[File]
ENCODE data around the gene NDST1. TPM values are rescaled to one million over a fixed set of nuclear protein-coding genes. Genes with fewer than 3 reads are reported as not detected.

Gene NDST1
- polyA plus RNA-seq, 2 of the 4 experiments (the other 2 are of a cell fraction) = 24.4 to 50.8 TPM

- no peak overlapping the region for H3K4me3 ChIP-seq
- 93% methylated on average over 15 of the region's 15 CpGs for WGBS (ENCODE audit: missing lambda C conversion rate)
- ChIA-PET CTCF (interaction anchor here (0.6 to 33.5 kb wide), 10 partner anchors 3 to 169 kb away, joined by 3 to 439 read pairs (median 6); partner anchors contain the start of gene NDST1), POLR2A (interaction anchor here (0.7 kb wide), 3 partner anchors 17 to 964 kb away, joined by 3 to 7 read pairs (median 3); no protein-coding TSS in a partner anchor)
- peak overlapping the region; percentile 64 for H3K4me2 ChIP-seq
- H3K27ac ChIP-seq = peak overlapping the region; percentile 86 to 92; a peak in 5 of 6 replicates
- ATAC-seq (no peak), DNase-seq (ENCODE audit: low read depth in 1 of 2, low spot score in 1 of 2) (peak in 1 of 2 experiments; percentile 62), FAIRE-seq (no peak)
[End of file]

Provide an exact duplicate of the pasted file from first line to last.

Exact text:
ENCODE data around the gene NDST1. TPM values are rescaled to one million over a fixed set of nuclear protein-coding genes. Genes with fewer than 3 reads are reported as not detected.

Gene NDST1
- polyA plus RNA-seq, 2 of the 4 experiments (the other 2 are of a cell fraction) = 24.4 to 50.8 TPM

- no peak overlapping the region for H3K4me3 ChIP-seq
- 93% methylated on average over 15 of the region's 15 CpGs for WGBS (ENCODE audit: missing lambda C conversion rate)
- ChIA-PET CTCF (interaction anchor here (0.6 to 33.5 kb wide), 10 partner anchors 3 to 169 kb away, joined by 3 to 439 read pairs (median 6); partner anchors contain the start of gene NDST1), POLR2A (interaction anchor here (0.7 kb wide), 3 partner anchors 17 to 964 kb away, joined by 3 to 7 read pairs (median 3); no protein-coding TSS in a partner anchor)
- peak overlapping the region; percentile 64 for H3K4me2 ChIP-seq
- H3K27ac ChIP-seq = peak overlapping the region; percentile 86 to 92; a peak in 5 of 6 replicates
- ATAC-seq (no peak), DNase-seq (ENCODE audit: low read depth in 1 of 2, low spot score in 1 of 2) (peak in 1 of 2 experiments; percentile 62), FAIRE-seq (no peak)